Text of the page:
A couple of nights ago my wife and I cooked chicken picadillo tamales. Having not cooked picadillo since my stint as a Fellow for The American Bounty my memory was not one of taste, but of texture. In fact, I remember that I liked the flavor but couldn't even remember the primary flavor profile. My memory consisted of ground chicken with soft and juicy popping burts of sweet flavor from rehydrated raisins, crunch from almonds, stringy mozzarella cheese, soft masa dough, and a full mouth coating deliciousness from the butter and crisco. A tactile symphony, in tamale form.
Texture has long been the forgotten sensory property. Even so much, that a leader in the academic field (Szczesniak) recently wrote a peer-reviewed article titled "TEXTURE IS A SENSORY PROPERTY!!!!?!!!" (quotes and exclamation added for emphasis, I'm sure that's how she imagined herself saying it). Indeed, much of our perception of food relies on texture, but how much do we tune into that on a daily basis?
Have you ever asked yourself why is vanilla ice cream so popular? I guarantee its not the flavor (although sweet and vanilla-y IS delicious). Freezing is an expensive process and if it weren't necessary you'd hear kids chanting creme anglaise! creme anglaise! (which is frozen to make ice cream) in the back seat of your car rather than "ice cream! ice cream!" We might even be chasing down the "warm vanilla custard truck" down the street on hot summer days! It is the tactile feeling of cold, then the changes in texture as the ice cream melts from a hard-to-soft emulsion to a mouth coating smooth custard before finally swallowing the liquid remnants. This is what makes ice cream, ice cream. Add some pecans or dip it in magic shell (another terrible tasting but texturally wonderful product) and you're stacking the deck in your favor for something people will lose their minds over (not only children!).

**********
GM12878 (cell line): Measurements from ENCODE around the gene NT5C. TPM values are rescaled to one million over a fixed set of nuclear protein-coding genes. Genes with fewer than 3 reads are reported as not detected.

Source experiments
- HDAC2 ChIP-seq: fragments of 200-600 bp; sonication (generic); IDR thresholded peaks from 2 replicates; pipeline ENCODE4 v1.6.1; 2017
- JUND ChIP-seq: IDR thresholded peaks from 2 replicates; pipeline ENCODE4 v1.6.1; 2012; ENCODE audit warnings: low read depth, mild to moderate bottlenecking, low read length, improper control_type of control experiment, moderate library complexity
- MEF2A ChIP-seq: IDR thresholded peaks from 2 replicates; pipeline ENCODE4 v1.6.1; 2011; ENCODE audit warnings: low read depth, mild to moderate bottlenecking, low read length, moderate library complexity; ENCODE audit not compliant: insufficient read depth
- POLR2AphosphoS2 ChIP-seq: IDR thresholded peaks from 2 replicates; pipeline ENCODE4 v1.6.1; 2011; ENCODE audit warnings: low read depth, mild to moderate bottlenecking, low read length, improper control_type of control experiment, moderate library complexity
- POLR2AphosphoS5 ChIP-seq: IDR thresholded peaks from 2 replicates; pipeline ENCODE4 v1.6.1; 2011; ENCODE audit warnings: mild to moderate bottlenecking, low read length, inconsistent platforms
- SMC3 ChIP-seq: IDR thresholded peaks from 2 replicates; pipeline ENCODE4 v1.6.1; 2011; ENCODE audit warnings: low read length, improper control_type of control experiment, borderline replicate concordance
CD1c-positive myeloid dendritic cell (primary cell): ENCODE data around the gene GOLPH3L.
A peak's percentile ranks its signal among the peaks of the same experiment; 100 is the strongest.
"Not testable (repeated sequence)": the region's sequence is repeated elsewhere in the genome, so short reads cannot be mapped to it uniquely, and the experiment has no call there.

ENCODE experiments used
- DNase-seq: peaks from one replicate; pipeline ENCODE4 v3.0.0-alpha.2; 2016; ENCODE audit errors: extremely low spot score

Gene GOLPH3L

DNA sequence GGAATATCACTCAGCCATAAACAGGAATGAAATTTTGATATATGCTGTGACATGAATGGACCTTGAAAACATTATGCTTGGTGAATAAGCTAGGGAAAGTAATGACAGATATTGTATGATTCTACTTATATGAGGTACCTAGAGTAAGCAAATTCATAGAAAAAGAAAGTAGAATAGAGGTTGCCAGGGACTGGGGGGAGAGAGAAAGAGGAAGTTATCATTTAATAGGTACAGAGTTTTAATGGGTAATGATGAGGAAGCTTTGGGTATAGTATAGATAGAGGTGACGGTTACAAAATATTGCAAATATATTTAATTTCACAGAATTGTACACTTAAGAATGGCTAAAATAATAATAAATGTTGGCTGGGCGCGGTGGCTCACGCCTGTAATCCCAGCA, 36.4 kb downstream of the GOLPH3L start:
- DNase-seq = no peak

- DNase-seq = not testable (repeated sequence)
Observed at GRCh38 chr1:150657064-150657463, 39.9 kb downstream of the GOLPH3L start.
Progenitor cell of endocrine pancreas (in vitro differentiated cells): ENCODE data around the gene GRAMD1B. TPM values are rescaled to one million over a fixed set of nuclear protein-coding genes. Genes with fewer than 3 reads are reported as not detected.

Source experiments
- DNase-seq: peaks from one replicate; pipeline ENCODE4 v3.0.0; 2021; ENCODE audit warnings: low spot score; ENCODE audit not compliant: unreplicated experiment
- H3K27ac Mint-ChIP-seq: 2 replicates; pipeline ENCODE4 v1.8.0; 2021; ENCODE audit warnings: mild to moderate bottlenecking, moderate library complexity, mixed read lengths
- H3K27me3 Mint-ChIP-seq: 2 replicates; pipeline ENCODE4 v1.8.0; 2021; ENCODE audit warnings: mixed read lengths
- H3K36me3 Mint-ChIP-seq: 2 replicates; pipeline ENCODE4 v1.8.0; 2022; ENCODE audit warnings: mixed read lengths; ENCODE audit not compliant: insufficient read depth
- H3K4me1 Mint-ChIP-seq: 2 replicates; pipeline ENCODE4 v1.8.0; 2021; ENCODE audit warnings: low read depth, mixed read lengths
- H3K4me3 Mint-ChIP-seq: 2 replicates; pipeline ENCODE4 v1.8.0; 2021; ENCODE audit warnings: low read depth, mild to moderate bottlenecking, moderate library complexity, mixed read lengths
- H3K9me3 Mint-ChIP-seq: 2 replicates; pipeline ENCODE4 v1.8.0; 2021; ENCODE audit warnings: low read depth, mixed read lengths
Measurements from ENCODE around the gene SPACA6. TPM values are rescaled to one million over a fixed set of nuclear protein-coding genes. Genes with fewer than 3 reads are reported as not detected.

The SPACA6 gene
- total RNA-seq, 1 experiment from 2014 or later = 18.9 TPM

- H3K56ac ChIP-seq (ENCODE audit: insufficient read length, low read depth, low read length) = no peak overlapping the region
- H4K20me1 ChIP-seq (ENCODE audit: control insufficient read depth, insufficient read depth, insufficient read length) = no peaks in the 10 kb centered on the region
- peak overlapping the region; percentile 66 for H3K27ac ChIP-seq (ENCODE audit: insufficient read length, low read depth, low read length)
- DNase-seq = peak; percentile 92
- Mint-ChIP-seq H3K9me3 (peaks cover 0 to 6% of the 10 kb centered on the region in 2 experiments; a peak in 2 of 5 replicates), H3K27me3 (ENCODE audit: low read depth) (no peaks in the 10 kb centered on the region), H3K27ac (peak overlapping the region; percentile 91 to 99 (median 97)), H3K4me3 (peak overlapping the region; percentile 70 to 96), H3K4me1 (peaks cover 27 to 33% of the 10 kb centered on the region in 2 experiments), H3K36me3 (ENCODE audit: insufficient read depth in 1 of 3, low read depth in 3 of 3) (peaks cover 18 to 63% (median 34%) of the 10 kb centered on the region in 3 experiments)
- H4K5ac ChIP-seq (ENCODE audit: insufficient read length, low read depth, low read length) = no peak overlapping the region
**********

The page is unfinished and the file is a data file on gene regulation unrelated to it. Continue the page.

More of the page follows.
A couple of years ago I ran a taste test on apples - specifically, I was interested in how people categorized overall perception of 10 different varieties (they were peeled and blinded, so that sight, color and names were not a factor). Only two primary attribute continuums came up, and the most important was texture, with soft and mealy at one end, and crisp at the other! How fascinating. The second most important was tart to sweet, which you can imagine had Empire at one end and Granny Smith at the other. Of all the differences in apple flavor, texture was most important in peoples' perception!
Szczesniak has spent a lot of time breaking down texture terms into definable properties. This is important, because if a chef or a food manufacturer wants to alter the "juiciness" of their product, she's determined that they should look at no less than six different properties (from Szczesniak, 2002).
1. force with which the juice squirts out of the product;
2. rate of juice release;
3. total amount released on chewing;
4. flow properties of the expressed fluid;
5. contrast in consistency between liquid and suspended
cell debris; and
6. effect on saliva production
That's something to ponder next time you pop a grape in your mouth!
Tonight when you're eating dinner think a little about texture. Maybe its the textural variation in salad (surely the flavor of the lettuce doesn't keep you that interested?), the layers of a sandwich, or the scoop of rocky road ice cream that really inform your overall perception of the meal.
I'd be remiss if I didn't occasionally include a recipe, although I don't intend this to be a recipe blog. Since chicken picadillo inspired me to write this entry here it is! This recipe was adapted from the CIA, which adapted it from the Bayless' Authentic Mexican. Use for tamales, enchildadas, as a side dish, in a soup, mix into some grits, top a poached egg with it - you get the idea!
CHICKEN PICADILLO TAMALE FILLING
1lb Ground chicken
1 large Onion, coarse chopped
1 Tbsp. butter
2 Garlic cloves, chopped
1 tsp. Cinnamon
2 tsp. Salt
1 tsp. Black pepper, fresh ground
1/8 tsp. Anise seed, ground
1/8 tsp. Cloves, ground
2 Tomatoes, beefsteak, medium dice
¼ cup Raisins, golden
1 cup Water
¼ cup sliced Almonds, toasted
½ Tbsp. White vinegar
¼ tsp. Oregano, Mexican, dried
1 Combine chicken and onions and cook until onions are soft, about 8 minutes. Do not brown the chicken or onions. Stir in garlic, cinnamon, salt, pepper, anise, and cloves and sauté an additional 2 minutes.
2 Add tomatoes, raisins, and water. Cook until most of the liquid evaporates and the ingredients come together, about 25 minutes, stirring occasionally to prevent sticking. The chicken should be barely coated with liquid, but not completely dry. It shouldn't ooze liquid out if you put some on a plate.
3 Remove from heat and stir in almonds, Mexican oregano, and vinegar.
Szczesniak, A. S. (2002). Texture is a sensory property. Food Quality and Preference, 13(4), 215-225.